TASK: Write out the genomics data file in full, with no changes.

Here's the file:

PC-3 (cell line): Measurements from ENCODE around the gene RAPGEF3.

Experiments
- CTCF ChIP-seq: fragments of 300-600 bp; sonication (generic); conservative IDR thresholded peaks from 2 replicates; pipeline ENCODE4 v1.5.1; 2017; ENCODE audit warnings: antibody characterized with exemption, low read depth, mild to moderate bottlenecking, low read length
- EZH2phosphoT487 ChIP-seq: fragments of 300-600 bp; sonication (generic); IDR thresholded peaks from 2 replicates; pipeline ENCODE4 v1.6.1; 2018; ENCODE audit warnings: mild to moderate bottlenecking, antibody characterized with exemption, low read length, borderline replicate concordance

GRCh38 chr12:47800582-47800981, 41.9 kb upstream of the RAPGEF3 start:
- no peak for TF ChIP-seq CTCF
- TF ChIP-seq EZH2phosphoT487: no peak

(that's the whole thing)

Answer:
PC-3 (cell line): Measurements from ENCODE around the gene RAPGEF3.

Experiments
- CTCF ChIP-seq: fragments of 300-600 bp; sonication (generic); conservative IDR thresholded peaks from 2 replicates; pipeline ENCODE4 v1.5.1; 2017; ENCODE audit warnings: antibody characterized with exemption, low read depth, mild to moderate bottlenecking, low read length
- EZH2phosphoT487 ChIP-seq: fragments of 300-600 bp; sonication (generic); IDR thresholded peaks from 2 replicates; pipeline ENCODE4 v1.6.1; 2018; ENCODE audit warnings: mild to moderate bottlenecking, antibody characterized with exemption, low read length, borderline replicate concordance

GRCh38 chr12:47800582-47800981, 41.9 kb upstream of the RAPGEF3 start:
- no peak for TF ChIP-seq CTCF
- TF ChIP-seq EZH2phosphoT487: no peak